What makes a good bike light?
After six years of annual tests of bike lights, we’re confident we know what makes a good bike light. Simon Vincett reports
- Highly visible output, both head-on and angled, so that people can see you
- Excellent water resistance
- Durability for regular use and the occasional tumble
- Ease of operation and not too many modes to scroll through
- Ease of mounting and removing
- Convenience in charging or changing the batteries
- Secure permanent attachment to your bike or compactness if you take it with you when you’re parked on the street
Did you know?
- Flashing lights are more visible than steady lights. Steady lights used to see by should be supplemented with flashing lights so that others see you.
- As batteries run down many lights become less visible. Clever lights tell you when the battery is low.
- Bike riders are most effectively seen by other road users when they have lights at handlebar height. That goes for front and rear lights.
- We don’t recommend helmet-mounted lights because they dazzle other riders.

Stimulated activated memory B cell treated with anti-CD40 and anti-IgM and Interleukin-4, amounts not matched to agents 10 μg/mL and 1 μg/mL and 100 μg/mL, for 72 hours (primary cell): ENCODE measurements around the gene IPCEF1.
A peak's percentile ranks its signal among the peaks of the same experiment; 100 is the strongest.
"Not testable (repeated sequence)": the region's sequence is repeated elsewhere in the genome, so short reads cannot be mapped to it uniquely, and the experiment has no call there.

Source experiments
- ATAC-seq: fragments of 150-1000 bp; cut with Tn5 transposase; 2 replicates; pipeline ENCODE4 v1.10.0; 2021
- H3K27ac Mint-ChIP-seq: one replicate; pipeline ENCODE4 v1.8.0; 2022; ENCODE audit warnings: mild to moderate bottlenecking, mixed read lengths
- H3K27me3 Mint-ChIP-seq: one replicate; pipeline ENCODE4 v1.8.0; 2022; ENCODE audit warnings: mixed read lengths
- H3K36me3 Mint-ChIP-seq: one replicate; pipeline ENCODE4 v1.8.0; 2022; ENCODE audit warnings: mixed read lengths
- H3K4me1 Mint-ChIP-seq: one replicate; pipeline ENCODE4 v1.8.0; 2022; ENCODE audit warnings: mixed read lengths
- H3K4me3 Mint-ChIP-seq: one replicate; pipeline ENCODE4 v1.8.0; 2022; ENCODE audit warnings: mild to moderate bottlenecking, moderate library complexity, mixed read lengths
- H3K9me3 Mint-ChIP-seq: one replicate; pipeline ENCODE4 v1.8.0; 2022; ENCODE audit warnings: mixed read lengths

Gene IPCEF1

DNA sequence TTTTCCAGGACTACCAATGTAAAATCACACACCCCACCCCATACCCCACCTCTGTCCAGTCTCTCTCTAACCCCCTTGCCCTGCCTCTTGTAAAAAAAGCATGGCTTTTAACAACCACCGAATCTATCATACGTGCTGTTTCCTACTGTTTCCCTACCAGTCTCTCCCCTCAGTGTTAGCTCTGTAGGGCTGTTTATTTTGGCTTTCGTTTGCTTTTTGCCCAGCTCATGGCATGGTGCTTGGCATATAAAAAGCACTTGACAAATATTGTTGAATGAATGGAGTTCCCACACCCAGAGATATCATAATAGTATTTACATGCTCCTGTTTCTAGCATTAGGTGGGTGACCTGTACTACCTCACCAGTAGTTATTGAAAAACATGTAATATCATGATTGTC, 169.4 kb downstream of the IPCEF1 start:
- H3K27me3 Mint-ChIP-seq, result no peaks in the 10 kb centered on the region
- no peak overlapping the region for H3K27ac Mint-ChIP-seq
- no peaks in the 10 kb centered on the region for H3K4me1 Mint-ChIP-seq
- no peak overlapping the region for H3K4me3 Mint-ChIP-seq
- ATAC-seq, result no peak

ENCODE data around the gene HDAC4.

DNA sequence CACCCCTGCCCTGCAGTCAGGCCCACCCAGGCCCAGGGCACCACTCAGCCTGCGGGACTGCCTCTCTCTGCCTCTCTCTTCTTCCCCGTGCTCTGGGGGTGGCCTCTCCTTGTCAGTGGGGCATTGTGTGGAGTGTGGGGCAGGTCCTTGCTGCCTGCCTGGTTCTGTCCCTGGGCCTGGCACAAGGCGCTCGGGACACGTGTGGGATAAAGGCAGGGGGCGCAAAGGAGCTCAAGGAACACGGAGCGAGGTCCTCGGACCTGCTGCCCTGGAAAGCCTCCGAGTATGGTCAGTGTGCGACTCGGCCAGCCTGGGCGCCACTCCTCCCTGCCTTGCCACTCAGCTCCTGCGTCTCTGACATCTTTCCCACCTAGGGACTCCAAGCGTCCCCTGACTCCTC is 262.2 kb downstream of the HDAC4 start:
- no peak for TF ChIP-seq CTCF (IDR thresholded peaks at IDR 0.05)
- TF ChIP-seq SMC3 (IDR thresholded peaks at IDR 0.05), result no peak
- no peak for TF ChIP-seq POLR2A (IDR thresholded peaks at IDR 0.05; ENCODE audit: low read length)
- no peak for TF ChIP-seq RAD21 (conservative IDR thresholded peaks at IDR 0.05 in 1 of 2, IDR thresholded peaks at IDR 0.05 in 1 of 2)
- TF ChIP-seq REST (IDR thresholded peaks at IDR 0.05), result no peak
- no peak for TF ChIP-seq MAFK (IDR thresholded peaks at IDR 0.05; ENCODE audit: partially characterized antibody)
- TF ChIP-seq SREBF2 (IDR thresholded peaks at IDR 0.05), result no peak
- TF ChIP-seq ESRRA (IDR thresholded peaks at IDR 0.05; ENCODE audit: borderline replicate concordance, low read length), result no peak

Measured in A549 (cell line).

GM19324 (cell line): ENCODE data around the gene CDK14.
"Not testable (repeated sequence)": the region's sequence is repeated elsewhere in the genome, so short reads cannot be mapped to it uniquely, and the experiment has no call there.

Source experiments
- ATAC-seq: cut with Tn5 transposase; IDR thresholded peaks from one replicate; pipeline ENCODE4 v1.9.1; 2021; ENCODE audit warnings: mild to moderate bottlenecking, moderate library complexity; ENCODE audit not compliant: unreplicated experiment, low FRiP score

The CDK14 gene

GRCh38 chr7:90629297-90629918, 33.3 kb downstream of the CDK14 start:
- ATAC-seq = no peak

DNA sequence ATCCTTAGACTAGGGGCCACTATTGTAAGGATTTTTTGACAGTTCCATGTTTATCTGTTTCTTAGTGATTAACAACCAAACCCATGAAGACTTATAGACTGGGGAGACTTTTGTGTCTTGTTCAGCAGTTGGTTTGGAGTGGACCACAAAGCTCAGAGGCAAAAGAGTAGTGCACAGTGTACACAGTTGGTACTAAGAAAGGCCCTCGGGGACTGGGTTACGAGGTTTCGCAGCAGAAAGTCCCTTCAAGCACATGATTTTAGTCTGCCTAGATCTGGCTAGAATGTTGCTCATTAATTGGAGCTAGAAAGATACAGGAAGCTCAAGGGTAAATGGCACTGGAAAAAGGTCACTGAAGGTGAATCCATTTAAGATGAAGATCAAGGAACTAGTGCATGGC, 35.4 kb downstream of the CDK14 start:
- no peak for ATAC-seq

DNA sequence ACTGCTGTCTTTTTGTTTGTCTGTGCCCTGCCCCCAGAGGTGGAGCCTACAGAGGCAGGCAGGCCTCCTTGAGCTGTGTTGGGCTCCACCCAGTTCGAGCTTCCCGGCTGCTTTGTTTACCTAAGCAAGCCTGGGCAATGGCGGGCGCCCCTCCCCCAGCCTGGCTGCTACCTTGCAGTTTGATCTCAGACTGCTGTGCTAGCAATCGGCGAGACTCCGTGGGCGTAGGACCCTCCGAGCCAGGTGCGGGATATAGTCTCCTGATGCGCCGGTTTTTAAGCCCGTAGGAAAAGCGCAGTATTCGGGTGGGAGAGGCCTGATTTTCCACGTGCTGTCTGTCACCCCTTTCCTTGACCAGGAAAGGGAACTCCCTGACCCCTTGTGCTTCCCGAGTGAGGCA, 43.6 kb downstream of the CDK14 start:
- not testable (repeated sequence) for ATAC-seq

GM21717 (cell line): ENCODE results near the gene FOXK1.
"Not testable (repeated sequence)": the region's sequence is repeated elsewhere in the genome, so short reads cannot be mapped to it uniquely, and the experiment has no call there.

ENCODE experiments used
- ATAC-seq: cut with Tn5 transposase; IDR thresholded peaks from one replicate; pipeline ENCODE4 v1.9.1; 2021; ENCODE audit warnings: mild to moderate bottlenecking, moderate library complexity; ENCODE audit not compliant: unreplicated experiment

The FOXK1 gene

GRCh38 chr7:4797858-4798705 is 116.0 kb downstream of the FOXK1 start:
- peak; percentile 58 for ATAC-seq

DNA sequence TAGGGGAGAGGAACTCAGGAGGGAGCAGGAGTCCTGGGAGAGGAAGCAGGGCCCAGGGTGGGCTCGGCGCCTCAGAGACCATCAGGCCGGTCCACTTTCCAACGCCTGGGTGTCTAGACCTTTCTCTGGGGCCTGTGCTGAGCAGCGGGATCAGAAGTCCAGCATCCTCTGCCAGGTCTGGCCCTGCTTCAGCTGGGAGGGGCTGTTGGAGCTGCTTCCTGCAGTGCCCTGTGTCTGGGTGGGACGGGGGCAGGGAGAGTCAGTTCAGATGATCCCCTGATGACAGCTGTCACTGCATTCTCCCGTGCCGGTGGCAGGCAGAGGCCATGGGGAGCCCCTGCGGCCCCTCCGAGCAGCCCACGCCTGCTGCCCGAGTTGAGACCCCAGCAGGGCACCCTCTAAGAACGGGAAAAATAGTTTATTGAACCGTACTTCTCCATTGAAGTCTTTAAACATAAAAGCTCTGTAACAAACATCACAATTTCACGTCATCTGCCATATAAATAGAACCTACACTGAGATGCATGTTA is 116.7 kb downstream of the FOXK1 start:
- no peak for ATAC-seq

- Beware of high-powered lights blinding other riders and road users; there’s a fine line between a strong light and being anti-social.
“The best dynamo lights for street use are about 200–400 lumens. Although Supernova do their E3 Triple, which is 800, they recommend “not for street use”.” Australian Cycling Forums
“Removable lights can be easily re-mounted askew.” Bill at Human Powered Cycles
“Large diametre handlebars have trouble with many lights brackets.” Flying Dutch
“All rear lights I have tried fail in the rain occasionally (if they are too close to the rear wheel – I think). I have solved this by having four of them. Also, sealing them up with electrical tape seems to work in all but the heaviest of rain.” Australian Cycling Forums
“Lights that take standard batteries are better, especially if you can use rechargables.” Human Powered Cycles
“In the city I don’t think you need a light stronger than a half watt.” Nick at Cheeky Transport
“If the light output is important to you, make sure you use the same light intensity measurement for the units you are considering.” Human Powered Cycles
For the best bike lights, check the results from our annual tests:
Ride On content is editorially independent, but is supported financially by members of Bicycle Network. If you enjoy our articles and want to support the future publication of high-quality content, please consider helping out by becoming a member.